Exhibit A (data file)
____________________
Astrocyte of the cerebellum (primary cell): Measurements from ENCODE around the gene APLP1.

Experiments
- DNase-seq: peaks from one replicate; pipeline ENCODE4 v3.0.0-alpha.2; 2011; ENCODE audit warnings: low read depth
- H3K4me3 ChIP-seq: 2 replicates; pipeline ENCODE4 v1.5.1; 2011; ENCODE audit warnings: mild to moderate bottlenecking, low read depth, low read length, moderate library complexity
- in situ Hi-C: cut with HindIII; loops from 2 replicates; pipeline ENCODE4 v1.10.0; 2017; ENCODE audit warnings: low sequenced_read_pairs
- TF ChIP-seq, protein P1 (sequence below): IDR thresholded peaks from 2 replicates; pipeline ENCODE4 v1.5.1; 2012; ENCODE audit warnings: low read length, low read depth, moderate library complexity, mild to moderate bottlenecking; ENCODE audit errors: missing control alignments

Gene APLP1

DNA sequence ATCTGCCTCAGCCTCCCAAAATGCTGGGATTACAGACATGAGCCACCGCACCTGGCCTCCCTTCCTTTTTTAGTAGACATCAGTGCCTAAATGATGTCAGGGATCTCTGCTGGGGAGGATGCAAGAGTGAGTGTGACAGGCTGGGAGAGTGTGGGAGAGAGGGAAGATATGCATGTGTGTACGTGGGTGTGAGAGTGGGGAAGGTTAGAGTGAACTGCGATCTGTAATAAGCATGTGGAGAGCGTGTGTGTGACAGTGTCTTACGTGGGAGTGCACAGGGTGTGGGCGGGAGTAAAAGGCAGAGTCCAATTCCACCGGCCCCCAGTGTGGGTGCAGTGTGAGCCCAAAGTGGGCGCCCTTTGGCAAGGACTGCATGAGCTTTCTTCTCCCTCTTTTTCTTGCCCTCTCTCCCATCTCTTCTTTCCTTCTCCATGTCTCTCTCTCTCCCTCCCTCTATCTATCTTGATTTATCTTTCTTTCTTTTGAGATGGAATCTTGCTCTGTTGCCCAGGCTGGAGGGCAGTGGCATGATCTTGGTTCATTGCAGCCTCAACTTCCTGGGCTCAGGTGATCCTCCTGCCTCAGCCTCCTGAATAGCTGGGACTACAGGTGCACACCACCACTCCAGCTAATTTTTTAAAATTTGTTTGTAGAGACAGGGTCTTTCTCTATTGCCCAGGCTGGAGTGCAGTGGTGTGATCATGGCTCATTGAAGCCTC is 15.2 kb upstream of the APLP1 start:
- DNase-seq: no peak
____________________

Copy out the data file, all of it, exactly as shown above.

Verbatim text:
Astrocyte of the cerebellum (primary cell): Measurements from ENCODE around the gene APLP1.

Experiments
- DNase-seq: peaks from one replicate; pipeline ENCODE4 v3.0.0-alpha.2; 2011; ENCODE audit warnings: low read depth
- H3K4me3 ChIP-seq: 2 replicates; pipeline ENCODE4 v1.5.1; 2011; ENCODE audit warnings: mild to moderate bottlenecking, low read depth, low read length, moderate library complexity
- in situ Hi-C: cut with HindIII; loops from 2 replicates; pipeline ENCODE4 v1.10.0; 2017; ENCODE audit warnings: low sequenced_read_pairs
- TF ChIP-seq, protein P1 (sequence below): IDR thresholded peaks from 2 replicates; pipeline ENCODE4 v1.5.1; 2012; ENCODE audit warnings: low read length, low read depth, moderate library complexity, mild to moderate bottlenecking; ENCODE audit errors: missing control alignments

Gene APLP1

DNA sequence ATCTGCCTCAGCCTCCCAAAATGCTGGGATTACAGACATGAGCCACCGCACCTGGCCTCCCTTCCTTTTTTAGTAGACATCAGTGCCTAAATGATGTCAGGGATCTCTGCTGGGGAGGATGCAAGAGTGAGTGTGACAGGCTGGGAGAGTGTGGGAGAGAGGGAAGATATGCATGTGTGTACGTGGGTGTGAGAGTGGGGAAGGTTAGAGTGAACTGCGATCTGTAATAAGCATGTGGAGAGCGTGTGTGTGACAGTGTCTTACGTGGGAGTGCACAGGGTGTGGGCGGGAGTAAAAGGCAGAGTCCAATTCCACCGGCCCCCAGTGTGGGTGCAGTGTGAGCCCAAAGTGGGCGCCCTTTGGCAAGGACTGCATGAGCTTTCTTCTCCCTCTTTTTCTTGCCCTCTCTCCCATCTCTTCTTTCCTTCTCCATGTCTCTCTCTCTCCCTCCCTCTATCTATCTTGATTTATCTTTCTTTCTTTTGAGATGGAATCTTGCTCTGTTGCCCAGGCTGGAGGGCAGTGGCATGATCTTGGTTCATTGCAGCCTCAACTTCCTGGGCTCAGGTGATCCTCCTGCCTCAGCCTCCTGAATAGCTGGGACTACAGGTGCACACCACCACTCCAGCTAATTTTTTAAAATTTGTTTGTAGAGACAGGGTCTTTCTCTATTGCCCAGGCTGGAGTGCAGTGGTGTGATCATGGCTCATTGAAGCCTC is 15.2 kb upstream of the APLP1 start:
- DNase-seq: no peak